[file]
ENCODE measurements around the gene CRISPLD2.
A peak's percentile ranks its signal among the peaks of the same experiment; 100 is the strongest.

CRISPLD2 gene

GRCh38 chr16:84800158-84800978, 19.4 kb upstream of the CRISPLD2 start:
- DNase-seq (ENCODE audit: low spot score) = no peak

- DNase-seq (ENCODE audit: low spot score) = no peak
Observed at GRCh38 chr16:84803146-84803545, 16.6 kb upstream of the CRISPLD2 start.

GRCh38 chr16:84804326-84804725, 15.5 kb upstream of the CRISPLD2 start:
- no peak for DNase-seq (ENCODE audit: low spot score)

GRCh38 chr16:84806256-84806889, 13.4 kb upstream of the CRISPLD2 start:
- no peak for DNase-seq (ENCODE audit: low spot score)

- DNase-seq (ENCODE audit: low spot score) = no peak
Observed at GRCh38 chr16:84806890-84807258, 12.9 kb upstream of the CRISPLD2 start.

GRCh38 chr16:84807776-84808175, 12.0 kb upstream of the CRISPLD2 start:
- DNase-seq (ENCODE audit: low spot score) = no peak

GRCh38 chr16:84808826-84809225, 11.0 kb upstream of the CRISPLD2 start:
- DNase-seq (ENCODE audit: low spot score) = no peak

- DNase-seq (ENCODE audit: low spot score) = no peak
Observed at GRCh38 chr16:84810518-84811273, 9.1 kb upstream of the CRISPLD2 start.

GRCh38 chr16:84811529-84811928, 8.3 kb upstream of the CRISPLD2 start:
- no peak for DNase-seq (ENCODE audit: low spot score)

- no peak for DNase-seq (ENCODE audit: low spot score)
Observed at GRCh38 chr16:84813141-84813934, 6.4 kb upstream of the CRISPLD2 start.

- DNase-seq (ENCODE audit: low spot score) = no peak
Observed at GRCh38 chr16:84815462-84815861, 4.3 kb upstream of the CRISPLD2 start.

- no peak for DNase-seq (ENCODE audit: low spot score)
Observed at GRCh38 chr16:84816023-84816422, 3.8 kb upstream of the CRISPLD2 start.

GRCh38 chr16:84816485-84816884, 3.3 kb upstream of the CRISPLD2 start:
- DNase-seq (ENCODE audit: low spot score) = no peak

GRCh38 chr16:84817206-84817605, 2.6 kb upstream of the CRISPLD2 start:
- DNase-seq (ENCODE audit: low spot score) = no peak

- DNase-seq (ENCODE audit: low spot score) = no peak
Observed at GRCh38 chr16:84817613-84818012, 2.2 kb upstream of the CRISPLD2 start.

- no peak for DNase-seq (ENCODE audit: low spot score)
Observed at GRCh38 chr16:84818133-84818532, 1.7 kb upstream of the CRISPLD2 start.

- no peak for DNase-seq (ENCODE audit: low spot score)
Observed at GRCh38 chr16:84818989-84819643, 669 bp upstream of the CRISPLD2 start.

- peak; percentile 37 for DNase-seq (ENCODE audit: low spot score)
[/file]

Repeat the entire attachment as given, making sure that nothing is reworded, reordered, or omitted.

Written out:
ENCODE measurements around the gene CRISPLD2.
A peak's percentile ranks its signal among the peaks of the same experiment; 100 is the strongest.

CRISPLD2 gene

GRCh38 chr16:84800158-84800978, 19.4 kb upstream of the CRISPLD2 start:
- DNase-seq (ENCODE audit: low spot score) = no peak

- DNase-seq (ENCODE audit: low spot score) = no peak
Observed at GRCh38 chr16:84803146-84803545, 16.6 kb upstream of the CRISPLD2 start.

GRCh38 chr16:84804326-84804725, 15.5 kb upstream of the CRISPLD2 start:
- no peak for DNase-seq (ENCODE audit: low spot score)

GRCh38 chr16:84806256-84806889, 13.4 kb upstream of the CRISPLD2 start:
- no peak for DNase-seq (ENCODE audit: low spot score)

- DNase-seq (ENCODE audit: low spot score) = no peak
Observed at GRCh38 chr16:84806890-84807258, 12.9 kb upstream of the CRISPLD2 start.

GRCh38 chr16:84807776-84808175, 12.0 kb upstream of the CRISPLD2 start:
- DNase-seq (ENCODE audit: low spot score) = no peak

GRCh38 chr16:84808826-84809225, 11.0 kb upstream of the CRISPLD2 start:
- DNase-seq (ENCODE audit: low spot score) = no peak

- DNase-seq (ENCODE audit: low spot score) = no peak
Observed at GRCh38 chr16:84810518-84811273, 9.1 kb upstream of the CRISPLD2 start.

GRCh38 chr16:84811529-84811928, 8.3 kb upstream of the CRISPLD2 start:
- no peak for DNase-seq (ENCODE audit: low spot score)

- no peak for DNase-seq (ENCODE audit: low spot score)
Observed at GRCh38 chr16:84813141-84813934, 6.4 kb upstream of the CRISPLD2 start.

- DNase-seq (ENCODE audit: low spot score) = no peak
Observed at GRCh38 chr16:84815462-84815861, 4.3 kb upstream of the CRISPLD2 start.

- no peak for DNase-seq (ENCODE audit: low spot score)
Observed at GRCh38 chr16:84816023-84816422, 3.8 kb upstream of the CRISPLD2 start.

GRCh38 chr16:84816485-84816884, 3.3 kb upstream of the CRISPLD2 start:
- DNase-seq (ENCODE audit: low spot score) = no peak

GRCh38 chr16:84817206-84817605, 2.6 kb upstream of the CRISPLD2 start:
- DNase-seq (ENCODE audit: low spot score) = no peak

- DNase-seq (ENCODE audit: low spot score) = no peak
Observed at GRCh38 chr16:84817613-84818012, 2.2 kb upstream of the CRISPLD2 start.

- no peak for DNase-seq (ENCODE audit: low spot score)
Observed at GRCh38 chr16:84818133-84818532, 1.7 kb upstream of the CRISPLD2 start.

- no peak for DNase-seq (ENCODE audit: low spot score)
Observed at GRCh38 chr16:84818989-84819643, 669 bp upstream of the CRISPLD2 start.

- peak; percentile 37 for DNase-seq (ENCODE audit: low spot score)